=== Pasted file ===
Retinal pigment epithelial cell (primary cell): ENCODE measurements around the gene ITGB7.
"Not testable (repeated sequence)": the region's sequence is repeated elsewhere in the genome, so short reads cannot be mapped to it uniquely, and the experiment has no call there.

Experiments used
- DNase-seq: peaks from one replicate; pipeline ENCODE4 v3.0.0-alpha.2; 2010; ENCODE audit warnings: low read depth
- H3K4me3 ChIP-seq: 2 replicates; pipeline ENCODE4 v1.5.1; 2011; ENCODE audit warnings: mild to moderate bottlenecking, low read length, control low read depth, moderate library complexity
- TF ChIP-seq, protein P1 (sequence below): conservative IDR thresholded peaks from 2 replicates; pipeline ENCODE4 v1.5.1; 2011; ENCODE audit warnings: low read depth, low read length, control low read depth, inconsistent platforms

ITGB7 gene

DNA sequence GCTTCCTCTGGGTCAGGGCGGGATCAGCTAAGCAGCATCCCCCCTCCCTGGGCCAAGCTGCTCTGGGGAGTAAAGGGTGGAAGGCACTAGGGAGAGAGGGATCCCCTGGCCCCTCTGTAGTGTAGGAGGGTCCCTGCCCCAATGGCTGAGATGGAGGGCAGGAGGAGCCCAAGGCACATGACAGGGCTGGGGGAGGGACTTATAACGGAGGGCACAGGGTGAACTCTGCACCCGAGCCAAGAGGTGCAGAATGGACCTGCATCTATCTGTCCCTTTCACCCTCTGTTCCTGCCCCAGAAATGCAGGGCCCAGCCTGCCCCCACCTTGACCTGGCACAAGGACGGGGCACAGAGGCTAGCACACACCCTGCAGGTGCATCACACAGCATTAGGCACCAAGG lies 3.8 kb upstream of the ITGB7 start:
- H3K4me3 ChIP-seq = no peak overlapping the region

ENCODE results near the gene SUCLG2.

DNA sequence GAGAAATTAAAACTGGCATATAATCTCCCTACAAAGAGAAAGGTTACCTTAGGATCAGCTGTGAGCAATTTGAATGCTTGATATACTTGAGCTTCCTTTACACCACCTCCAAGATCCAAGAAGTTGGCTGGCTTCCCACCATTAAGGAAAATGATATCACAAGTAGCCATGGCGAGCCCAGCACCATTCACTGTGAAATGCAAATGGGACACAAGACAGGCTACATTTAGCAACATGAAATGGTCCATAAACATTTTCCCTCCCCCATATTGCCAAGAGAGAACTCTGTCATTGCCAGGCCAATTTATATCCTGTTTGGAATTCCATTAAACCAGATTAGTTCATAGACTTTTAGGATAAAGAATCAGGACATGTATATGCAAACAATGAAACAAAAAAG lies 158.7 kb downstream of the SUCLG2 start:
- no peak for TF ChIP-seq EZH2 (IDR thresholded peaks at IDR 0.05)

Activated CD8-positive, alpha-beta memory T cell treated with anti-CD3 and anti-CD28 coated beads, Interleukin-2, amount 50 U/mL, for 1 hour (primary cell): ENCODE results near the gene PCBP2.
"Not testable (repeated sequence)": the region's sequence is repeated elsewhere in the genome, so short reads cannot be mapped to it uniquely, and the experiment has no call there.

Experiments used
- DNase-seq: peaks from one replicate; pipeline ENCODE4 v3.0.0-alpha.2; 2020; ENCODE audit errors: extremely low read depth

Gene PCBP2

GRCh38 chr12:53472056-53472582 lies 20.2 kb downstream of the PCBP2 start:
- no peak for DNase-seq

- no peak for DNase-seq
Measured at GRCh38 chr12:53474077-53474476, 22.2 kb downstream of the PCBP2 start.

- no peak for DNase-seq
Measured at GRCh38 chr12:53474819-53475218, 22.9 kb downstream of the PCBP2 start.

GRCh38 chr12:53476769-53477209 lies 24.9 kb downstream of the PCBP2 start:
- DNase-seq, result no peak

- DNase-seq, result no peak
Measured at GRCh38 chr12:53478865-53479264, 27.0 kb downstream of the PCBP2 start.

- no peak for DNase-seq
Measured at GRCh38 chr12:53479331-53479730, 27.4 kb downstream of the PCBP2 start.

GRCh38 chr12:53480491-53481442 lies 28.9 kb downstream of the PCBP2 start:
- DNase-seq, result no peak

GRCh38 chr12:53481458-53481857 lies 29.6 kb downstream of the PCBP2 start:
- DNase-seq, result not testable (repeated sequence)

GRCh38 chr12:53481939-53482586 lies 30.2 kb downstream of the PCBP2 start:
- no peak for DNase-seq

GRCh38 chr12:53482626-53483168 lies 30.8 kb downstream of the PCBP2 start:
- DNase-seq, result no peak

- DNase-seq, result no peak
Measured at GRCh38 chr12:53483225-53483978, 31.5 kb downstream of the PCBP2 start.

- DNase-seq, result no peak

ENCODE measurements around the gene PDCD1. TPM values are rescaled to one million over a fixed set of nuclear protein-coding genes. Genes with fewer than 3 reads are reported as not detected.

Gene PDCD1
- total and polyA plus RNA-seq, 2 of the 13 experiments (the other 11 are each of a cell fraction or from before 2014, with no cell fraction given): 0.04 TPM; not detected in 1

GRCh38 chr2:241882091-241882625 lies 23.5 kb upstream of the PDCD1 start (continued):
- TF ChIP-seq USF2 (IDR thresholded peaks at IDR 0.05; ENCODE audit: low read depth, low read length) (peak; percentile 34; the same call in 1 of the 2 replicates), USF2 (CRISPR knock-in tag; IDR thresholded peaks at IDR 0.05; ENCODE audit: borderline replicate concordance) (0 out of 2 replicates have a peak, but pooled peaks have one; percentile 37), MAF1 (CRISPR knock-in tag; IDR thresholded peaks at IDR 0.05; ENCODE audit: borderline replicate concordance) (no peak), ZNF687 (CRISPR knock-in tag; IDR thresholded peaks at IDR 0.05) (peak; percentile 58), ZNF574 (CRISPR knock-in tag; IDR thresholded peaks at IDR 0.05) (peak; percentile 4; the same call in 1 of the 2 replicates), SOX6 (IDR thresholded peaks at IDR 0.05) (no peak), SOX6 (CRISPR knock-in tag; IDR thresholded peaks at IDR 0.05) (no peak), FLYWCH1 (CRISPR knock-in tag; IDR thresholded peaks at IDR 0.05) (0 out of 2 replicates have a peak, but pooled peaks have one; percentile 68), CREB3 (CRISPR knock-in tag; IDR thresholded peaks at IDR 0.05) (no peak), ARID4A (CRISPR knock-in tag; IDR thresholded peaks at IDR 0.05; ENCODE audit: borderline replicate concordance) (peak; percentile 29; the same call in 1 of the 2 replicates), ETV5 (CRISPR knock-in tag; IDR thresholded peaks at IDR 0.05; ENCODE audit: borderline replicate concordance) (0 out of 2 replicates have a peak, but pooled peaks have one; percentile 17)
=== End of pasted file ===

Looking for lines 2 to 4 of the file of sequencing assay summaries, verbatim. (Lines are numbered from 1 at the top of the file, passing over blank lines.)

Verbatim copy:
"Not testable (repeated sequence)": the region's sequence is repeated elsewhere in the genome, so short reads cannot be mapped to it uniquely, and the experiment has no call there.

Experiments used
- DNase-seq: peaks from one replicate; pipeline ENCODE4 v3.0.0-alpha.2; 2010; ENCODE audit warnings: low read depth